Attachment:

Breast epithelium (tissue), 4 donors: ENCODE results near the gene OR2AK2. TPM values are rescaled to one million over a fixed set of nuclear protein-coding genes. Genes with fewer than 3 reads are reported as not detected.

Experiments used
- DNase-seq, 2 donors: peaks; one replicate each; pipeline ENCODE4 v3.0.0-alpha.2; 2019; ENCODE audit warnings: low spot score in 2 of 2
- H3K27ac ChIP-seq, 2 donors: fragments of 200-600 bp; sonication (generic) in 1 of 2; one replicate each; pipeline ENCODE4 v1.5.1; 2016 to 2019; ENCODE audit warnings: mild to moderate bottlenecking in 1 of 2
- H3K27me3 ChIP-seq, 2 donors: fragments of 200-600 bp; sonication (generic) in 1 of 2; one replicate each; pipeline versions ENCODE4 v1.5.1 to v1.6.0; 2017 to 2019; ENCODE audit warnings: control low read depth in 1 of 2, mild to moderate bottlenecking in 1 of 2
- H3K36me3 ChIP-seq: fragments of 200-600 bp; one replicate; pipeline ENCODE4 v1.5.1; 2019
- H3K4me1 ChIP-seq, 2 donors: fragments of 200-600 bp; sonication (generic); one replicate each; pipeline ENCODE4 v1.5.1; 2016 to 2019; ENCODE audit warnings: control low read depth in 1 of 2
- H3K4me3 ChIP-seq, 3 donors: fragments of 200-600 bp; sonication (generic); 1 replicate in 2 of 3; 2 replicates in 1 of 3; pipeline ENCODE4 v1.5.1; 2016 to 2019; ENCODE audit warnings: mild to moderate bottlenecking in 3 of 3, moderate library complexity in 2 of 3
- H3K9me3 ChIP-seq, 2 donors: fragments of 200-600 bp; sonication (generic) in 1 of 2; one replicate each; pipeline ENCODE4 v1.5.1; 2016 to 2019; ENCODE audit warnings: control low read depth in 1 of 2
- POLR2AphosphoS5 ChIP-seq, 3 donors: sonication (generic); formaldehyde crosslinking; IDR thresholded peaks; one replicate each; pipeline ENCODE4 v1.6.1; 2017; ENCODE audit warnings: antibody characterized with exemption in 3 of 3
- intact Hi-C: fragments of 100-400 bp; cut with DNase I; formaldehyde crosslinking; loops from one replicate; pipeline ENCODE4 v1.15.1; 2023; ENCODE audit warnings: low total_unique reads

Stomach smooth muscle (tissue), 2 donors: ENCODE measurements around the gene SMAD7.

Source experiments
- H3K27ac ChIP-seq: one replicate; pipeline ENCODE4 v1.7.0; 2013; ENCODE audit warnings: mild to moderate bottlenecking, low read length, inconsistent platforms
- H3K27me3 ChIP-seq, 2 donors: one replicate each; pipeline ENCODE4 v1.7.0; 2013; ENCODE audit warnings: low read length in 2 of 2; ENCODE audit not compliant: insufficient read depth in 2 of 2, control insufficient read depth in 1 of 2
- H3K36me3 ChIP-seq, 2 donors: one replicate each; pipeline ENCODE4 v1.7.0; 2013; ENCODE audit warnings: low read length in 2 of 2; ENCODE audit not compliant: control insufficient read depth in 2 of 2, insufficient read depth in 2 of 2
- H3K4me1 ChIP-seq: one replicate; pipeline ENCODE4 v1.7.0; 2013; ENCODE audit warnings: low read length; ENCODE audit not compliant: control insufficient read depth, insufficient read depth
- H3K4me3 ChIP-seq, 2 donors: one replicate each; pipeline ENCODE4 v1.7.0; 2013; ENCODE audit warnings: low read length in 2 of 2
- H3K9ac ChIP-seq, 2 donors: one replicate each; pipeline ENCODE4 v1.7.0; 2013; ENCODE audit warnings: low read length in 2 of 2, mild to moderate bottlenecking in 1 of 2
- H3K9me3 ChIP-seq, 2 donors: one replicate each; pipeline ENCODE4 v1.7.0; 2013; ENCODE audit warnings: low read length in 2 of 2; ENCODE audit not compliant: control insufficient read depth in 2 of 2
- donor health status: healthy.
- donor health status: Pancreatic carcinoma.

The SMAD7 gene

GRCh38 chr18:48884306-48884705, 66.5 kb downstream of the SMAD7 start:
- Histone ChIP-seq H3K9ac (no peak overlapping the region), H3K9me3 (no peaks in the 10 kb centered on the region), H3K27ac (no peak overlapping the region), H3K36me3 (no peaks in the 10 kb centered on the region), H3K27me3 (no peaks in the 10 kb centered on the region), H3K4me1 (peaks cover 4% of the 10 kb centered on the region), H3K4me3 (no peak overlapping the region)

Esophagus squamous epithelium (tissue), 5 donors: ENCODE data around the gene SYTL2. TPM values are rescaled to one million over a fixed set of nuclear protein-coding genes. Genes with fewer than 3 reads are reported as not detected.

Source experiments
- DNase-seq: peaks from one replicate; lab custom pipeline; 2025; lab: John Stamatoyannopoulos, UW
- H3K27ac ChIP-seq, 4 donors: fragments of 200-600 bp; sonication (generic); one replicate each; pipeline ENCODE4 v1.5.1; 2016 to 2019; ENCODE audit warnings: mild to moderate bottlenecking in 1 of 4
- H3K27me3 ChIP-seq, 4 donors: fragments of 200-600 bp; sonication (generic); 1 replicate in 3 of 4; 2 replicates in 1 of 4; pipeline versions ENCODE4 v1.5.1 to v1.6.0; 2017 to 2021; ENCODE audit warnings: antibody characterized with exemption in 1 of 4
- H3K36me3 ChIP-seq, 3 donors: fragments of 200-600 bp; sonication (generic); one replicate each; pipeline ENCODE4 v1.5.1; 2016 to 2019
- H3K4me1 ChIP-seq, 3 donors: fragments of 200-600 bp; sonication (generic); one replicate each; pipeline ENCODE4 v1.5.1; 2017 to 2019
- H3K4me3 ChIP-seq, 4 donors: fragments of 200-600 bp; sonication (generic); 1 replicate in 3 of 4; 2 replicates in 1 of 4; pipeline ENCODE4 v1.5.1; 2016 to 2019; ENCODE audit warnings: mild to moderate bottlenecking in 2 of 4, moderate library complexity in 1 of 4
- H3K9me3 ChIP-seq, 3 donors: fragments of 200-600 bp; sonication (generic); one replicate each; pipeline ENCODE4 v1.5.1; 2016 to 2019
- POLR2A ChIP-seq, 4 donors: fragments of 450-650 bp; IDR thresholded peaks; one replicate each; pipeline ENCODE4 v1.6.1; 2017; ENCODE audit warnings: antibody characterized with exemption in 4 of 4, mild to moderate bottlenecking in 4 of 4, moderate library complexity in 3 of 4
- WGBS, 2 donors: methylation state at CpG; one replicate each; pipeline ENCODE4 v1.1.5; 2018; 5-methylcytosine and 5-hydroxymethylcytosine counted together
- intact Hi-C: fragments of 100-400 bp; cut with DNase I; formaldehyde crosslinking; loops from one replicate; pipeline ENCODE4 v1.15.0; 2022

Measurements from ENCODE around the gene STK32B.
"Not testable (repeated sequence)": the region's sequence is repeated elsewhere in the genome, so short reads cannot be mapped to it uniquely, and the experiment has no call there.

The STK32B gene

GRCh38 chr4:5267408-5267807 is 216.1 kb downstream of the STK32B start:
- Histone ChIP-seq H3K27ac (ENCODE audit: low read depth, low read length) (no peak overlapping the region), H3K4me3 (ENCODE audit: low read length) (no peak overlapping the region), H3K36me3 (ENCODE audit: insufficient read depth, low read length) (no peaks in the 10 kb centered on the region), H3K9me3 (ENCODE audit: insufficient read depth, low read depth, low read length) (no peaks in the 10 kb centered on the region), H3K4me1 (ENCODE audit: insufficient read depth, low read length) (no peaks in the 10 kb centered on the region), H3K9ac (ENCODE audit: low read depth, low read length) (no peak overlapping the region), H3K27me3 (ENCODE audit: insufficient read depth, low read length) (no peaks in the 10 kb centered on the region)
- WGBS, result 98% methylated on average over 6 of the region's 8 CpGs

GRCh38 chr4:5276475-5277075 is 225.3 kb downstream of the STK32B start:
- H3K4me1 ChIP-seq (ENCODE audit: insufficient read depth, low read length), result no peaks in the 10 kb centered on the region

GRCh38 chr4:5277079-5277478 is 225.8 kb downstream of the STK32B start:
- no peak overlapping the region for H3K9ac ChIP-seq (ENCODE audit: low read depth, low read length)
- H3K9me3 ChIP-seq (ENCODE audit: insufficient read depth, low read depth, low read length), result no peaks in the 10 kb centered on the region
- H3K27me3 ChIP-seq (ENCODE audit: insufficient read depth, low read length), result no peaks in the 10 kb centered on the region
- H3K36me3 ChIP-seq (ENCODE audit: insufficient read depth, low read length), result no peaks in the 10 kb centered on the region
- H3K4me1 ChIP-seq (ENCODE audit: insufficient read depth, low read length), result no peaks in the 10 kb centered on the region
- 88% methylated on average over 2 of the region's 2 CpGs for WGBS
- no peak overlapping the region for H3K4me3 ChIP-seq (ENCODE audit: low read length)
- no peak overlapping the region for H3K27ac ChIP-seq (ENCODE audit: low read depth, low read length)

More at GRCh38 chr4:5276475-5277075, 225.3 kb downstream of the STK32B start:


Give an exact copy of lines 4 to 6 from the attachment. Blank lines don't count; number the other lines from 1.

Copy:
- H3K27ac ChIP-seq, 2 donors: fragments of 200-600 bp; sonication (generic) in 1 of 2; one replicate each; pipeline ENCODE4 v1.5.1; 2016 to 2019; ENCODE audit warnings: mild to moderate bottlenecking in 1 of 2
- H3K27me3 ChIP-seq, 2 donors: fragments of 200-600 bp; sonication (generic) in 1 of 2; one replicate each; pipeline versions ENCODE4 v1.5.1 to v1.6.0; 2017 to 2019; ENCODE audit warnings: control low read depth in 1 of 2, mild to moderate bottlenecking in 1 of 2
- H3K36me3 ChIP-seq: fragments of 200-600 bp; one replicate; pipeline ENCODE4 v1.5.1; 2019